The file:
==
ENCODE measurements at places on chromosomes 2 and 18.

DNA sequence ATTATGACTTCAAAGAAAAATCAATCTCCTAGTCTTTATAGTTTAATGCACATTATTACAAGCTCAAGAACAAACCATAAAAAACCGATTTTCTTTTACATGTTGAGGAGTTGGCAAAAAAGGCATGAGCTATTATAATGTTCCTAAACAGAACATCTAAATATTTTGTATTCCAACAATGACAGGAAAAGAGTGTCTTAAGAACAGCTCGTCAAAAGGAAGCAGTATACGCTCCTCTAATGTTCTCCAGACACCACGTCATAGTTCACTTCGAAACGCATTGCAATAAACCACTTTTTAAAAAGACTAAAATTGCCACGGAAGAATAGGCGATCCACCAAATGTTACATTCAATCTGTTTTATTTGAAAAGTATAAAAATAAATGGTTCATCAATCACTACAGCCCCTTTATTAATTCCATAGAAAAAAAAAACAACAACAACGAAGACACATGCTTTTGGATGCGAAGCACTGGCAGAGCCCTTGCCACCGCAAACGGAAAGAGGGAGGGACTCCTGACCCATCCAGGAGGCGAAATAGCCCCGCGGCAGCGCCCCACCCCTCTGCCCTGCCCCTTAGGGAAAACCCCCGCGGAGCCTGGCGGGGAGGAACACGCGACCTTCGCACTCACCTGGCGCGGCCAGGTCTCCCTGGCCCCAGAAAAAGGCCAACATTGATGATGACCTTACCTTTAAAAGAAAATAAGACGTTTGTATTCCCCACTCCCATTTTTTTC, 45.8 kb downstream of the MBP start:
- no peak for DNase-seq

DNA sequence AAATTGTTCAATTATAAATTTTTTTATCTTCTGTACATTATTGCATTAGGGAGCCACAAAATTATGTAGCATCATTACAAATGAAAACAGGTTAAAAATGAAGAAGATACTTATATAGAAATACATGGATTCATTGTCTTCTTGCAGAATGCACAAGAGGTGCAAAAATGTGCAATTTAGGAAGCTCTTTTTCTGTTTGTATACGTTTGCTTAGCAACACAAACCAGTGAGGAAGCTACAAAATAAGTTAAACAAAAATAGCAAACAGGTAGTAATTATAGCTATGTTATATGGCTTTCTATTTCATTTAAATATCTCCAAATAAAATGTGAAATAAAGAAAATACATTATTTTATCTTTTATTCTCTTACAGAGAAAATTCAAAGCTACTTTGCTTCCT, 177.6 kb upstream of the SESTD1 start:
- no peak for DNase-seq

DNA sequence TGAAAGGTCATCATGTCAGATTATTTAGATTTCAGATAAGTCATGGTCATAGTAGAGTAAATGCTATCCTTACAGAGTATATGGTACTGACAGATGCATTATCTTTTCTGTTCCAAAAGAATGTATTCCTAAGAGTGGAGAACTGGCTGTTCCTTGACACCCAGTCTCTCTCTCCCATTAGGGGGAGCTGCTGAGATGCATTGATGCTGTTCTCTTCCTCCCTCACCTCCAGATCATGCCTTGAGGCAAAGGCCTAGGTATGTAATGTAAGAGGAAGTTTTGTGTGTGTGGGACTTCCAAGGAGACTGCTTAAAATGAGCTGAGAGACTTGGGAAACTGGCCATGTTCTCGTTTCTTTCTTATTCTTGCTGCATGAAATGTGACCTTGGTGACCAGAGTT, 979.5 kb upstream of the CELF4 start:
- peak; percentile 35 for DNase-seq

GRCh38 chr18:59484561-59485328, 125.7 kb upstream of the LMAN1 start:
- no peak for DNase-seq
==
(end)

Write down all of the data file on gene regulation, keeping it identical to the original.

ENCODE measurements at places on chromosomes 2 and 18.

DNA sequence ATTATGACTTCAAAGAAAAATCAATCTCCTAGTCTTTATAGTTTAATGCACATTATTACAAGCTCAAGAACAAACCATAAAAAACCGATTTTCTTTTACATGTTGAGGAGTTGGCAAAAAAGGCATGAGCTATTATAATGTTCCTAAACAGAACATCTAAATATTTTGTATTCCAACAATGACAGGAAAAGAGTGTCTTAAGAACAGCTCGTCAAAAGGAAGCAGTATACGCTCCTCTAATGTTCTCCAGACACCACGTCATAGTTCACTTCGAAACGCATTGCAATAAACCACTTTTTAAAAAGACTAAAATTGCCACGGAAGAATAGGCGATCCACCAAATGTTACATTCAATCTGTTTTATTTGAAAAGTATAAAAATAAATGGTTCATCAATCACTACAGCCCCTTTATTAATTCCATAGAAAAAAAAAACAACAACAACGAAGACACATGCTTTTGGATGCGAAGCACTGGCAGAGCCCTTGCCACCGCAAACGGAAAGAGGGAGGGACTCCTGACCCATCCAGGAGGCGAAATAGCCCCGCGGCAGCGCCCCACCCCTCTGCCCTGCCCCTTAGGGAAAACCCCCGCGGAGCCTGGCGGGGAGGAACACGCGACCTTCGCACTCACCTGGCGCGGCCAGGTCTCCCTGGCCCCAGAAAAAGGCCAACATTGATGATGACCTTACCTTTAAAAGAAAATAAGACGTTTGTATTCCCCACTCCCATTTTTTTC, 45.8 kb downstream of the MBP start:
- no peak for DNase-seq

DNA sequence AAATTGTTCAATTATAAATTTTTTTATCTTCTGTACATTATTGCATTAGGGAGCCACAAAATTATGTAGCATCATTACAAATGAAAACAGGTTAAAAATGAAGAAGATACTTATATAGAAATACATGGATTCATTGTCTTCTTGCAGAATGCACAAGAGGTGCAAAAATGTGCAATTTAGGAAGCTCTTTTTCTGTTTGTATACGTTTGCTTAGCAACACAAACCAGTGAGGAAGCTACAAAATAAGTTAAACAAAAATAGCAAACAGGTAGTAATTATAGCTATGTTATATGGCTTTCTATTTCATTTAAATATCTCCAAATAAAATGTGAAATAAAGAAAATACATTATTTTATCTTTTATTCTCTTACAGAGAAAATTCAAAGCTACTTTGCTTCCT, 177.6 kb upstream of the SESTD1 start:
- no peak for DNase-seq

DNA sequence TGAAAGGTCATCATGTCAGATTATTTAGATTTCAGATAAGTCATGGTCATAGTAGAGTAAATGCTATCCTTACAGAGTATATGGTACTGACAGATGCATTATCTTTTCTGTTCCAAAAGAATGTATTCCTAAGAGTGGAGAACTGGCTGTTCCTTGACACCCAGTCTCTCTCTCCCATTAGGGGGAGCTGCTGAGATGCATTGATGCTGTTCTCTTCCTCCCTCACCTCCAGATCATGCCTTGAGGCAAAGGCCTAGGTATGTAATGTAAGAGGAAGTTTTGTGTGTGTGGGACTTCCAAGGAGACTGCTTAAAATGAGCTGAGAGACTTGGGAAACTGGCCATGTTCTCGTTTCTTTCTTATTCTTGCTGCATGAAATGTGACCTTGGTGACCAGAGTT, 979.5 kb upstream of the CELF4 start:
- peak; percentile 35 for DNase-seq

GRCh38 chr18:59484561-59485328, 125.7 kb upstream of the LMAN1 start:
- no peak for DNase-seq